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*In today’s Mathematics class, We will be talking about Factorization involving Common Factors. We hope you enjoy the class!*

**FACTORIZATION: COMMON FACTORS**

*a*(*b* + *c*) = *ab* + *ac*

The reverse process, *ab* + *ac* = *a*(*b* + *c*), is called **taking out the common factor**.

Consider the factorisation of the expression 5*x* + 15.

Clearly, 5x = 5 X x

15 = 3 X 5

∴ HCF = 5

Thus 5x + 15 = 5 X x + 3 X 5

= 5(x + 3)

Note that the common factor 5 has been taken out and placed in front of the brackets. The expression inside the brackets is obtained by dividing each term by 5.

**In general:**

To factorise an algebraic expression, take out the highest common factor and place it in front of the brackets. Then the expression inside the brackets is obtained by dividing each term by the highest common factor.

**Example**

Factorise the following

- 15x – 20
- 3px + 12qx
- x
^{2 }+ x - 8x
^{2}y + 6xy^{2}

**Solution:**

1) 15x – 20 {HCF = 5}

= 5(3x – 4)

2) 3px + 12qx {HCF = 3x}

= 3x(p + 4q)

3) x^{2 }+ x {HCF = x}

= x(x + 1)

4) 8x^{2}y + 6xy^{2 }{HCF = 2xy}

= 2xy(4x + 3y)

**Note: **The process of taking out a common factor is of great importance in algebra. With practice, you will be able to find the highest common factor (HCF) readily and hence factorise the given expression.

**Example**

Facrtorise the following:

- -8x + 12
- –x
^{2 }– x + ax - -6x
^{2 }+ 4x – 2px

**Solution:**

1) -8x

-8x + 12 {HCF = 4}

= 4(-2x + 3)

It is customary to have the first term in the brackets positive. So, we take out -4 as the common factor rather than 4.

So, -8x + 12 = -4(2x – 3)

2) –x^{2 }– x + ax {Take out –x as the common factor}

= -x(x + 1 – a)

3) -6x^{2 }+ 4x – 2px {Take out the common factor -2x}

= -2x(3x – 2 + p)

**Simplifying calculations by factorization**

**Example**

By factorizing, simplify 79 X 37 + 21 X 37.

37 is a common factor of 79 X 37 and 21 X 37.

79 X 37 + 21 X 37 = 37(79 + 21)

= 37 X 100

= 3,700

Factorise the expression πr^{2 }+ 2πrh. Hence, find the value of πr^{2 }+ 2πrh when π = 22/7, r = 14 and h = 43.

π r^{2 }+2πrh = πr(r + 2h)

when π = 22/7, r = 14 and h = 43,

πr^{2 }+ 2πrh = πr(r + 2h)

= 22/7 X 14(14 + 2 X 43)

= 22 X 2(14 + 86)

= 44 X 100

= 4400

**Factorization by grouping**

This section introduces the technique of factoring by grouping, as well as factoring the sum and difference of cubes. Factoring by grouping builds on the ideas that were presented in the section on factoring the common factor. While there are many different types of grouping, as you will learn in higher algebra courses, all of the grouping problems in this book involve four terms, and they work by grouping the first two terms and the second two terms together. If you do it right, a common factor will always emerge! Remember, the method of grouping is one of trial and error. As always, there is no substitute for practice and experience. Remember, if you can learn this topic now, it will help you later.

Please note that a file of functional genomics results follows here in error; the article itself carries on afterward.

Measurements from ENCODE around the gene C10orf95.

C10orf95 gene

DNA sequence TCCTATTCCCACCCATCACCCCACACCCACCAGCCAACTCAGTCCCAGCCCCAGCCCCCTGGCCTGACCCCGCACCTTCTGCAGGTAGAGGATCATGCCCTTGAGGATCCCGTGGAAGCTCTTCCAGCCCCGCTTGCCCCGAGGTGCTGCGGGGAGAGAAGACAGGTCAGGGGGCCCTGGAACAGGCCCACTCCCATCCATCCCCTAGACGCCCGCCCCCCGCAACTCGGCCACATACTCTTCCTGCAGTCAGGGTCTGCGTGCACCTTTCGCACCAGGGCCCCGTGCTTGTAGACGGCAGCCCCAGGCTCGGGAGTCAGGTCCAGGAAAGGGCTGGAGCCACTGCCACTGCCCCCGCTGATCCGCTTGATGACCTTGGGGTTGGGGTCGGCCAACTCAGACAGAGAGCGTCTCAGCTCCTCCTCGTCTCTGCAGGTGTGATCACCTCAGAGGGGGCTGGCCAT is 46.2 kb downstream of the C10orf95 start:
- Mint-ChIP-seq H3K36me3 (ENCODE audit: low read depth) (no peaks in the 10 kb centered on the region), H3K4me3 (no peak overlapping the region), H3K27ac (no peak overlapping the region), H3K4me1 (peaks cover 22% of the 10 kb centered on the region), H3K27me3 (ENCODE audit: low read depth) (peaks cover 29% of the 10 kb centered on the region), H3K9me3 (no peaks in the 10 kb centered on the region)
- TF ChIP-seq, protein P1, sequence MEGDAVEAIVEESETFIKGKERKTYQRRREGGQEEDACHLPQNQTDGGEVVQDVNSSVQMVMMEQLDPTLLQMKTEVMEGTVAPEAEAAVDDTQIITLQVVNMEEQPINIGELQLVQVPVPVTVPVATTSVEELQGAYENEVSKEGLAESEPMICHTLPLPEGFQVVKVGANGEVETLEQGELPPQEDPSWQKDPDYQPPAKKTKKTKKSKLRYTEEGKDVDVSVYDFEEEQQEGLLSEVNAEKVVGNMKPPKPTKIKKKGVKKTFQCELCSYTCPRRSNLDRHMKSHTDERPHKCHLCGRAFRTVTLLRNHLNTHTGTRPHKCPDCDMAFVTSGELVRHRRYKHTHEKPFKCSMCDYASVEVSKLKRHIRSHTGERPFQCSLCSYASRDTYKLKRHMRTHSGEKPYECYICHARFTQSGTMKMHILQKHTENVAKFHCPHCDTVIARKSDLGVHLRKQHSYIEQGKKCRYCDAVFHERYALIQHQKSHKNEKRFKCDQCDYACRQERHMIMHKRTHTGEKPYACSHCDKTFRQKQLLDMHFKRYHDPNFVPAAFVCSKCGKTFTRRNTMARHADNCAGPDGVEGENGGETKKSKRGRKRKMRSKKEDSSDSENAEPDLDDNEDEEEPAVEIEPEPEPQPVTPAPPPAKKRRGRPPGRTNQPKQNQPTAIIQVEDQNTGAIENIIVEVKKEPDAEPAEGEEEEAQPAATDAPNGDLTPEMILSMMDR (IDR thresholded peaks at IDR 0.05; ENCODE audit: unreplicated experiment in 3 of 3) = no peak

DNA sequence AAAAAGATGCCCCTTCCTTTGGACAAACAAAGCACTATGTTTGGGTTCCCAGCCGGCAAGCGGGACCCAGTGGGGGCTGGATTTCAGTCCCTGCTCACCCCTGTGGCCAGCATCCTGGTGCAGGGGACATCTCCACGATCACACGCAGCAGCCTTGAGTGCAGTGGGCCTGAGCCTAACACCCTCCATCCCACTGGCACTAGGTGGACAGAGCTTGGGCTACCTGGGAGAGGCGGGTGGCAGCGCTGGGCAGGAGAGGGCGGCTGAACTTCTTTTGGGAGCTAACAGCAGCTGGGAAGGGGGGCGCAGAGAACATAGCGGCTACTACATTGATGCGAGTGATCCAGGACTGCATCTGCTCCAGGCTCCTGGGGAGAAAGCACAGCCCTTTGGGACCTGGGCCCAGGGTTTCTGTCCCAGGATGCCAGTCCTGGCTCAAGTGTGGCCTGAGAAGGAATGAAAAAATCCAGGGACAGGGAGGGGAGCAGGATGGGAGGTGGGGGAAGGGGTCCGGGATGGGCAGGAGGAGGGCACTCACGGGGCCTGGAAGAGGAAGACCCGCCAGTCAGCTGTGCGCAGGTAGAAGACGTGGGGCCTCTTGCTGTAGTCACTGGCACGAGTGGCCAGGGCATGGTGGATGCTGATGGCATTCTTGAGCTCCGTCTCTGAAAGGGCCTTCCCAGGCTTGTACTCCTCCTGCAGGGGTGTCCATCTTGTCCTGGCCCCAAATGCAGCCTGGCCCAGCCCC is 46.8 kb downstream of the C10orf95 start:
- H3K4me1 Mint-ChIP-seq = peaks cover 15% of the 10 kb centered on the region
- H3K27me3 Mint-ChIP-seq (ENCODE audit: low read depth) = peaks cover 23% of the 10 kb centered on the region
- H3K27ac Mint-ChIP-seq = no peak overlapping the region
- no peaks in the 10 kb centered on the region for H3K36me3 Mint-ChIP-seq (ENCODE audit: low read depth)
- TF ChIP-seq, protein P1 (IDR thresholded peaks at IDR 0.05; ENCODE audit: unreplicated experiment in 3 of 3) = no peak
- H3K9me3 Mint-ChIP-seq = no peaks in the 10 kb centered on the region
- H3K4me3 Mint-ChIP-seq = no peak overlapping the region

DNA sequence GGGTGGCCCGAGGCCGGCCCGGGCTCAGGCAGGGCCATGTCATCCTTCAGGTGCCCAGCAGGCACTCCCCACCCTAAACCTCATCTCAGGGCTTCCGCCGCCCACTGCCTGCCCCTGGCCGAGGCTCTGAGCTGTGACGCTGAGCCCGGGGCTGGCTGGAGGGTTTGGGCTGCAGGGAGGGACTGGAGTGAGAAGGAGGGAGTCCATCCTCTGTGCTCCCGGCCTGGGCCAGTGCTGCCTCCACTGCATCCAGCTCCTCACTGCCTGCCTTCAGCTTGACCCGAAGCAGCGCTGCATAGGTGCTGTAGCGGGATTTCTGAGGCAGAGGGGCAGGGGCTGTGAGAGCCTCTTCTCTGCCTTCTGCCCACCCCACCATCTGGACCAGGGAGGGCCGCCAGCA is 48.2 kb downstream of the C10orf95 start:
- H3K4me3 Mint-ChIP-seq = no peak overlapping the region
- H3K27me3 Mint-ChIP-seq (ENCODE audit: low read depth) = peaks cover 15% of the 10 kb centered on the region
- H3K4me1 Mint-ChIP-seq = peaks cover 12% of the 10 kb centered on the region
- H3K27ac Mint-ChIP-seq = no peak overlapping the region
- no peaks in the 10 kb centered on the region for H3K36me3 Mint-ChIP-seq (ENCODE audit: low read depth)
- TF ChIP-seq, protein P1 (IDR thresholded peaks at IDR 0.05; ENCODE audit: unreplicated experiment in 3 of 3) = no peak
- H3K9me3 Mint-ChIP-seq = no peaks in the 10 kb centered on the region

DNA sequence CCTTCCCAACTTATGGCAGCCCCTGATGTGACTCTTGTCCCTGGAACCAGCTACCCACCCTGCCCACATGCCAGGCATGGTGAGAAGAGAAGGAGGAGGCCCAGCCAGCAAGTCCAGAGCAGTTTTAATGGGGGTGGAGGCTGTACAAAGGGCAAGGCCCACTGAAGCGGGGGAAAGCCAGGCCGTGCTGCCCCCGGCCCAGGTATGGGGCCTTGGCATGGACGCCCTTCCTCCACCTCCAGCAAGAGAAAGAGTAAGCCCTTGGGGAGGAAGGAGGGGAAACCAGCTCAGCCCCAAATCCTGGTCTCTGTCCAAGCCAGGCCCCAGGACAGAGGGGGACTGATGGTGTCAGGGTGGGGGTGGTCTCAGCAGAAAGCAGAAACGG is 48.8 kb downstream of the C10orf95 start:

**Example **

Factor *x*^{3 }+ 2*x*^{2 }+ 8*x* + 16

Solution: There are no common factors to all four terms. It is not a trinomial, and nothing discussed so far works to factor this. So, try grouping the first two terms together, and the last two terms together, and factor out the common factor within each grouping as follows:

(*x*^{3 }+ 2*x*^{2}) + (8*x* + 16) = *x*^{2 }(x + 2)+ 8(x + 2)

Notice that there is a common factor of (x+2) that can be factored out:

= (x + 2)( *x*^{2 }+ 8)

**Example**

Factor *x*y^{ }*−* 4y^{ }+ 3*x* *−* 12

**Solution:**

Again, there are no common factors, and this is not a trinomial. Group the first two and the last two terms together, and factor out the common factor from each grouping:

(*x*y^{ }*−* 4y)^{ }+ (3*x* *−* 12) = y(x − 4) + 3(x − 4)

Now, take out the common factor, which is (x − 4):

= (x − 4)(y + 3)

**Example**

Factor *x*y^{ }*−* 4y^{ }*−* 3*x* + 12

**Solution:**

Group the first two and the last two terms together, and factor out the common factor from each grouping:

(*x*y^{ }*−* 4y)^{ }+ (*−*3*x* + 12) = y(x − 4) + 3(−x + 4)

This time there is no common factor. Try again, this time factoring a *−*3 from the last grouping. This works!

*x*y^{ }*−* 4y^{ } *−* 3*x* + 12 = y(x − 4) − 3(x − 4)

= (x − 4)(y *−* 3)

**E xample**

Factor *x*y^{ }*−* 4y^{ }+ 3*x* + 12

**Solution:**

Group the first two and the last two terms:

*x*y^{ }*−* 4y^{ }+ 3*x* + 12 = y(x − 4) + 3(x + 4)

At this point, it is important to realize that no common factor resulted. Do not try to factor out something that is not common to both groupings. In fact, there is no way to group this problem to get a common factor. This one cannot be factored by grouping. In fact, it can not be factored by any method. Remember, not all problems can be factored. Remember that the entire process of grouping is one of trial and error, and, as you will see later, there are different types of grouping.

**EVALUATION**

- Factorise the following: 4xy + 6zy, kx – 6k – 9x + 24
- Factorise 12mn + 8kn and solve for k if m=5 and n=2

*We have come to the end of this class. We do hope you enjoyed the class?*

*Should you have any further question, feel free to ask in the comment section below and trust us to respond as soon as possible.*

*In our next class, we will be looking at the Factorization of Quadratic Equations. We are very much eager to meet you there.*

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